(c) The commissioner may shorten or extend any of the times provided for in Rule 2.20 on any discovery motion.

      (d) Discovery motions may not be filed unless an affidavit of moving counsel is attached thereto setting forth that after a discovery dispute conference or a good faith effort to confer, counsel have been unable to resolve the matter satisfactorily. A conference requires either a personal or telephone conference between or among counsel. Moving counsel must set forth in the affidavit what attempts to resolve the discovery dispute were made, what was resolved and what was not resolved, and the reasons therefor. If a personal or telephone conference was not possible, the affidavit shall set forth the reasons.

      If the responding counsel fails to answer the discovery, the affidavit shall set forth what good faith attempts were made to obtain compliance. If, after request, responding counsel fails to participate in good faith in the conference or to answer the discovery, the court may require such counsel to pay to any other party the reasonable expenses, including attorney’s fees, caused by the failure. When a party is not represented by counsel, the party shall comply with this rule.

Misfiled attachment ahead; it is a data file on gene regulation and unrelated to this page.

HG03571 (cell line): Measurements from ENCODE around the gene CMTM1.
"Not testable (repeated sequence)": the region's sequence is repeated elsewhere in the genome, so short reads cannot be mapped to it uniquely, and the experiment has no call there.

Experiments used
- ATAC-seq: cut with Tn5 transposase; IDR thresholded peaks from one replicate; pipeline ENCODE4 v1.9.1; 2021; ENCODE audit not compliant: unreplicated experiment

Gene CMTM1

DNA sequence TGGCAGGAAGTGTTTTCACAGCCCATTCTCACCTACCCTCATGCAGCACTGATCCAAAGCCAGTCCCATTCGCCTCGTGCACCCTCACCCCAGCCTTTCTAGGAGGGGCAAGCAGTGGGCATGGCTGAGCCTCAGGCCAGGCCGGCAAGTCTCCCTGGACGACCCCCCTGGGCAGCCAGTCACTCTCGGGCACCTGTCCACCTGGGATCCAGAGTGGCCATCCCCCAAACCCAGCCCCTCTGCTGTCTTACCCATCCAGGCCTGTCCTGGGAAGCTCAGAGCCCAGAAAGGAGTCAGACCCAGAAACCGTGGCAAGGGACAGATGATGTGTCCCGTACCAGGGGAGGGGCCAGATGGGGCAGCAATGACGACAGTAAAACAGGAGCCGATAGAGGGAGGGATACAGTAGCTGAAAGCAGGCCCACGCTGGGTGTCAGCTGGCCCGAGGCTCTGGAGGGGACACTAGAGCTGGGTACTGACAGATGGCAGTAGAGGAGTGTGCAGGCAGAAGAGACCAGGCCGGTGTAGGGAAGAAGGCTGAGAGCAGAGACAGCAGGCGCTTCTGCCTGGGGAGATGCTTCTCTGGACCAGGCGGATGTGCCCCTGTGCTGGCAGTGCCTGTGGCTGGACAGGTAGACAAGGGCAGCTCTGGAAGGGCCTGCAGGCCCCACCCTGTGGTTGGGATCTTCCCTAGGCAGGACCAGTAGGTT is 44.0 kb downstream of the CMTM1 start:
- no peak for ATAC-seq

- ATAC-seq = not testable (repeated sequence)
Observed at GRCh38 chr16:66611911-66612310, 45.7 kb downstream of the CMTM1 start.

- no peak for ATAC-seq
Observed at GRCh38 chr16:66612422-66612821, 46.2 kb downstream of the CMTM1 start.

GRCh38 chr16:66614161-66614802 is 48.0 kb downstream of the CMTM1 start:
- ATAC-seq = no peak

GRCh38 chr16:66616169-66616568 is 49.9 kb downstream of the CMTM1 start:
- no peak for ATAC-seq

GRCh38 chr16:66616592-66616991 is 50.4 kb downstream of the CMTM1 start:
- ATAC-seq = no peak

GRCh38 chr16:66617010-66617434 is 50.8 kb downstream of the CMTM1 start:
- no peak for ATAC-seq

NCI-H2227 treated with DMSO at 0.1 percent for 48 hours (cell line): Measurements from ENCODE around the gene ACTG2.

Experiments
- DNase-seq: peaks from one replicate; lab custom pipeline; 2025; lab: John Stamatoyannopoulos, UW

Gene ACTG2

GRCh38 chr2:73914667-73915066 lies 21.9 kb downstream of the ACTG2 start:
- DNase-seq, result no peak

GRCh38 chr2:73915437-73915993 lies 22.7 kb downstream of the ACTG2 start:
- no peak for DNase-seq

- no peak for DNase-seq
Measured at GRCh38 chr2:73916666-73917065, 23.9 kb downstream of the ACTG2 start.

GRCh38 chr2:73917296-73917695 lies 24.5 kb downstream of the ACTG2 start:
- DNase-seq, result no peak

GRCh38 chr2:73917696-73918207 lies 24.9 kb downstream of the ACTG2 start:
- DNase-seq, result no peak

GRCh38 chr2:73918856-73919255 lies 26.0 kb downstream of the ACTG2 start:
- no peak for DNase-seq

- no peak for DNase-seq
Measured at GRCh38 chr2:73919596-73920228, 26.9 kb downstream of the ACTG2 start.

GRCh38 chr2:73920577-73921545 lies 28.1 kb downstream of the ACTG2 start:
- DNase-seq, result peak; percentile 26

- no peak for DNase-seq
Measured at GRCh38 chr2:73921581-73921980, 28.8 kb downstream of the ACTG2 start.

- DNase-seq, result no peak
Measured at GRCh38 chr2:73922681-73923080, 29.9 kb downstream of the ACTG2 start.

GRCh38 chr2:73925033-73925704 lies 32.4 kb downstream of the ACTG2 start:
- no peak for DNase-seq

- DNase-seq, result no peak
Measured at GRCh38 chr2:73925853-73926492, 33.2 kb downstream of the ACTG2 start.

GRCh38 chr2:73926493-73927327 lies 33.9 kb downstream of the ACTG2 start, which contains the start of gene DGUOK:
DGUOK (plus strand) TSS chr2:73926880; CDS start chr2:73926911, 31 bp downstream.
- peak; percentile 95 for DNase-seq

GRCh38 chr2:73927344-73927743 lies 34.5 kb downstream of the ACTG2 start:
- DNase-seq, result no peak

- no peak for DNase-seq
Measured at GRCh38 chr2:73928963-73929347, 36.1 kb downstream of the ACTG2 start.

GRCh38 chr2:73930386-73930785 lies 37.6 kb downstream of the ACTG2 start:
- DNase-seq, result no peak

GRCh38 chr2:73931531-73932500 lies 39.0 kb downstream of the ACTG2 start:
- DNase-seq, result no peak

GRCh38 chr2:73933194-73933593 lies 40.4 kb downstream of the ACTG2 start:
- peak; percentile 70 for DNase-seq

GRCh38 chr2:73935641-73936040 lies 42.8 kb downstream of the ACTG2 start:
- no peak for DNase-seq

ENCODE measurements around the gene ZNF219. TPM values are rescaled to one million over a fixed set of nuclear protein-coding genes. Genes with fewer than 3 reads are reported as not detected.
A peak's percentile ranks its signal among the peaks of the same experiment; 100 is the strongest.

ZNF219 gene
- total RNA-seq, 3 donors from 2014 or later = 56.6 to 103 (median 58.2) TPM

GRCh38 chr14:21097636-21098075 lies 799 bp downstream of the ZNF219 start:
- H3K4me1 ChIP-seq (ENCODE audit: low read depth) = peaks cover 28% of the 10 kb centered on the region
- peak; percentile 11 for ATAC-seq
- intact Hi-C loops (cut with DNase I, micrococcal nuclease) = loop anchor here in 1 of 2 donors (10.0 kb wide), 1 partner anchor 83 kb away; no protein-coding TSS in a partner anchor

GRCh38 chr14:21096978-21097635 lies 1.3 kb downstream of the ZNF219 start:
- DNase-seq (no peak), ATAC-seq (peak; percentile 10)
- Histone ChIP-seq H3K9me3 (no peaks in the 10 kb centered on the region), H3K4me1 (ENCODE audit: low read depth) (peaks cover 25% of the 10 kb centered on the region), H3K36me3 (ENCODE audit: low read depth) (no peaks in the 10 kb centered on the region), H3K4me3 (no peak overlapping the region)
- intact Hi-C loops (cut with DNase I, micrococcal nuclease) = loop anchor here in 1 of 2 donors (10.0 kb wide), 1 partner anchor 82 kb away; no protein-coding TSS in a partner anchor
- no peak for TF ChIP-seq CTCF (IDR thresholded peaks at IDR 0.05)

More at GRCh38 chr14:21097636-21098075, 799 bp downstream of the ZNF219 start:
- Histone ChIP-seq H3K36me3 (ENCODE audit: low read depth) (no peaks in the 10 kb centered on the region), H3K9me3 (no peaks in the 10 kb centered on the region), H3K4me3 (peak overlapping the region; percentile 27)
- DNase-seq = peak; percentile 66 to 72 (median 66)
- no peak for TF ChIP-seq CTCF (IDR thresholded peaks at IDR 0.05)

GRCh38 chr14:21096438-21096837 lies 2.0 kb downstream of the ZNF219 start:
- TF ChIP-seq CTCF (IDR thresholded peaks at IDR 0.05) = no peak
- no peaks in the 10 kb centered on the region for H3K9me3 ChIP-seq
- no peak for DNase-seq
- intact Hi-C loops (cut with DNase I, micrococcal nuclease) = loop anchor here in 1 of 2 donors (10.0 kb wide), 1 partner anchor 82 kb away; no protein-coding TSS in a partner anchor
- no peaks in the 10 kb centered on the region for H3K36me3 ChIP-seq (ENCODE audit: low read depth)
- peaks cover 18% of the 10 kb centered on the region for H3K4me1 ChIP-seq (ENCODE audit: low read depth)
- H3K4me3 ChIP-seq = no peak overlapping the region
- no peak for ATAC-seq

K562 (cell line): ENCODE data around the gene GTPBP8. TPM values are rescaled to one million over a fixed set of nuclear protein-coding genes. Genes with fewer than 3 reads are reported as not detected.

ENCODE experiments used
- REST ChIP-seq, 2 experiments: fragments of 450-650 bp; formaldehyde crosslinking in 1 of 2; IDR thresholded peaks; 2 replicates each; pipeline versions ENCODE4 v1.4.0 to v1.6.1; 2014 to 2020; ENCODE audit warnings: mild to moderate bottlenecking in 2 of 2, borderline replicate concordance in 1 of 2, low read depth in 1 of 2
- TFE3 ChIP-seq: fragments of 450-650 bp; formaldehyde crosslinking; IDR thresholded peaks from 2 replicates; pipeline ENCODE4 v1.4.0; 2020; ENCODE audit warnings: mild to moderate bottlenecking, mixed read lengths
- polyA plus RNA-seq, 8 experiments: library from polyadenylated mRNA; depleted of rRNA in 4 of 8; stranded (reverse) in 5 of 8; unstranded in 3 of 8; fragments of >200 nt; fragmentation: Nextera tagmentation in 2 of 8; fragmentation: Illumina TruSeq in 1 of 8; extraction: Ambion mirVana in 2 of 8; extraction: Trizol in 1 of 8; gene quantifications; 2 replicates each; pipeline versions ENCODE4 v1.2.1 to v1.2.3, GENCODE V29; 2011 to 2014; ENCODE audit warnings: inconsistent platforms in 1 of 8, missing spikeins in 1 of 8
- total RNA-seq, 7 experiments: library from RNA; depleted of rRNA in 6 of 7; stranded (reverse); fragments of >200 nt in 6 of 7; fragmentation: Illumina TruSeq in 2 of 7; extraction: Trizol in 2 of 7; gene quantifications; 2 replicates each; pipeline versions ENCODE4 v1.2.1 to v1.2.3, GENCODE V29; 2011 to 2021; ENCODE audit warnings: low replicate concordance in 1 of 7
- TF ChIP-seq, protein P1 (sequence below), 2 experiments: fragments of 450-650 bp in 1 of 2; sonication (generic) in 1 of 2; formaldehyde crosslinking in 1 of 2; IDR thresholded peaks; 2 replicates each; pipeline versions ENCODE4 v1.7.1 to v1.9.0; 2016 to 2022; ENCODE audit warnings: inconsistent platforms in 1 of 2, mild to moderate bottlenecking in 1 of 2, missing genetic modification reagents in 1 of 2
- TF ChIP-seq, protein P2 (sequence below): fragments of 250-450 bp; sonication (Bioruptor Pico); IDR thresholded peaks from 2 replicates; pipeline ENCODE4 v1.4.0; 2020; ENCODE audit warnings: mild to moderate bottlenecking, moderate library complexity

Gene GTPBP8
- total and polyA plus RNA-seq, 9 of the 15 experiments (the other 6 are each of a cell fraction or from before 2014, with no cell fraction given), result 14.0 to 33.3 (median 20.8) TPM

(e) The commissioner may stay any disputed discovery proceeding pending resolution by the judge.

      (f) Following the hearing of any discovery motion, the commissioner must prepare and file a report with a recommendation for the court’s order. The commissioner may direct counsel to prepare the commissioner’s report, including findings and recommendations in accordance with Rules 7.21 and 7.23. The clerk of the court or the discovery commissioner designee shall forthwith serve a copy of the report on all parties. The report is deemed received 3 days after the clerk of the court or discovery commissioner designee places a copy in the attorney’s folder in the clerk’s office or 3 days after mailing to a party or the party’s attorney. Within 5 days after being served with a copy, any party may serve and file specific written objections to the recommendations with a courtesy copy delivered to the office of the discovery commissioner. Failure to file a timely objection shall result in an automatic affirmance of the recommendation.